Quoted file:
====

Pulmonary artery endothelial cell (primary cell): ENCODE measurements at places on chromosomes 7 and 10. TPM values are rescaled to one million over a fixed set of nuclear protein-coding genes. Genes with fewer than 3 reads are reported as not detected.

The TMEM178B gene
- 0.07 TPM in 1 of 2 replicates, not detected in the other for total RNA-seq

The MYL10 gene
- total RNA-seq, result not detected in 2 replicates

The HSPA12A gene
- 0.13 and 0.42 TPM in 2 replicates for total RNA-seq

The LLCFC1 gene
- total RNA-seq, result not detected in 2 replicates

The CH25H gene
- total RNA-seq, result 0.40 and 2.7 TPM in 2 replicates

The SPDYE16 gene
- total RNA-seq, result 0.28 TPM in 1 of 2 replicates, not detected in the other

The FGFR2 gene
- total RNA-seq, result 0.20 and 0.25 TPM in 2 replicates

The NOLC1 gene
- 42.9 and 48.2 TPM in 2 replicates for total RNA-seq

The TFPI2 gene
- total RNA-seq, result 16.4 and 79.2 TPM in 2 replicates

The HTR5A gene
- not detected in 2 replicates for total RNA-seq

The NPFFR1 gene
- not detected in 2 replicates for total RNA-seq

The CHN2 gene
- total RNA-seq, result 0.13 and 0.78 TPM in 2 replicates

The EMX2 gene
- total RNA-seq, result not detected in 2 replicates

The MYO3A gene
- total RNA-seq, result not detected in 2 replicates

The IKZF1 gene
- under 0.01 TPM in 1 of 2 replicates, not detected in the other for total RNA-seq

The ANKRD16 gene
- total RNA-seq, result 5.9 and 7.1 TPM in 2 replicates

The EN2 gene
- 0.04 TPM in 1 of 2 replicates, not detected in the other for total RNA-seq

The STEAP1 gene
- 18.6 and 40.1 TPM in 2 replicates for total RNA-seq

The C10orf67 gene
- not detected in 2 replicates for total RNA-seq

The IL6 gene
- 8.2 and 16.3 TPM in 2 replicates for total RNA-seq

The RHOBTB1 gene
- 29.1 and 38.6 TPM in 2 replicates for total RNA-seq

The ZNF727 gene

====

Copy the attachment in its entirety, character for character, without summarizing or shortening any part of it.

Pulmonary artery endothelial cell (primary cell): ENCODE measurements at places on chromosomes 7 and 10. TPM values are rescaled to one million over a fixed set of nuclear protein-coding genes. Genes with fewer than 3 reads are reported as not detected.

The TMEM178B gene
- 0.07 TPM in 1 of 2 replicates, not detected in the other for total RNA-seq

The MYL10 gene
- total RNA-seq, result not detected in 2 replicates

The HSPA12A gene
- 0.13 and 0.42 TPM in 2 replicates for total RNA-seq

The LLCFC1 gene
- total RNA-seq, result not detected in 2 replicates

The CH25H gene
- total RNA-seq, result 0.40 and 2.7 TPM in 2 replicates

The SPDYE16 gene
- total RNA-seq, result 0.28 TPM in 1 of 2 replicates, not detected in the other

The FGFR2 gene
- total RNA-seq, result 0.20 and 0.25 TPM in 2 replicates

The NOLC1 gene
- 42.9 and 48.2 TPM in 2 replicates for total RNA-seq

The TFPI2 gene
- total RNA-seq, result 16.4 and 79.2 TPM in 2 replicates

The HTR5A gene
- not detected in 2 replicates for total RNA-seq

The NPFFR1 gene
- not detected in 2 replicates for total RNA-seq

The CHN2 gene
- total RNA-seq, result 0.13 and 0.78 TPM in 2 replicates

The EMX2 gene
- total RNA-seq, result not detected in 2 replicates

The MYO3A gene
- total RNA-seq, result not detected in 2 replicates

The IKZF1 gene
- under 0.01 TPM in 1 of 2 replicates, not detected in the other for total RNA-seq

The ANKRD16 gene
- total RNA-seq, result 5.9 and 7.1 TPM in 2 replicates

The EN2 gene
- 0.04 TPM in 1 of 2 replicates, not detected in the other for total RNA-seq

The STEAP1 gene
- 18.6 and 40.1 TPM in 2 replicates for total RNA-seq

The C10orf67 gene
- not detected in 2 replicates for total RNA-seq

The IL6 gene
- 8.2 and 16.3 TPM in 2 replicates for total RNA-seq

The RHOBTB1 gene
- 29.1 and 38.6 TPM in 2 replicates for total RNA-seq

The ZNF727 gene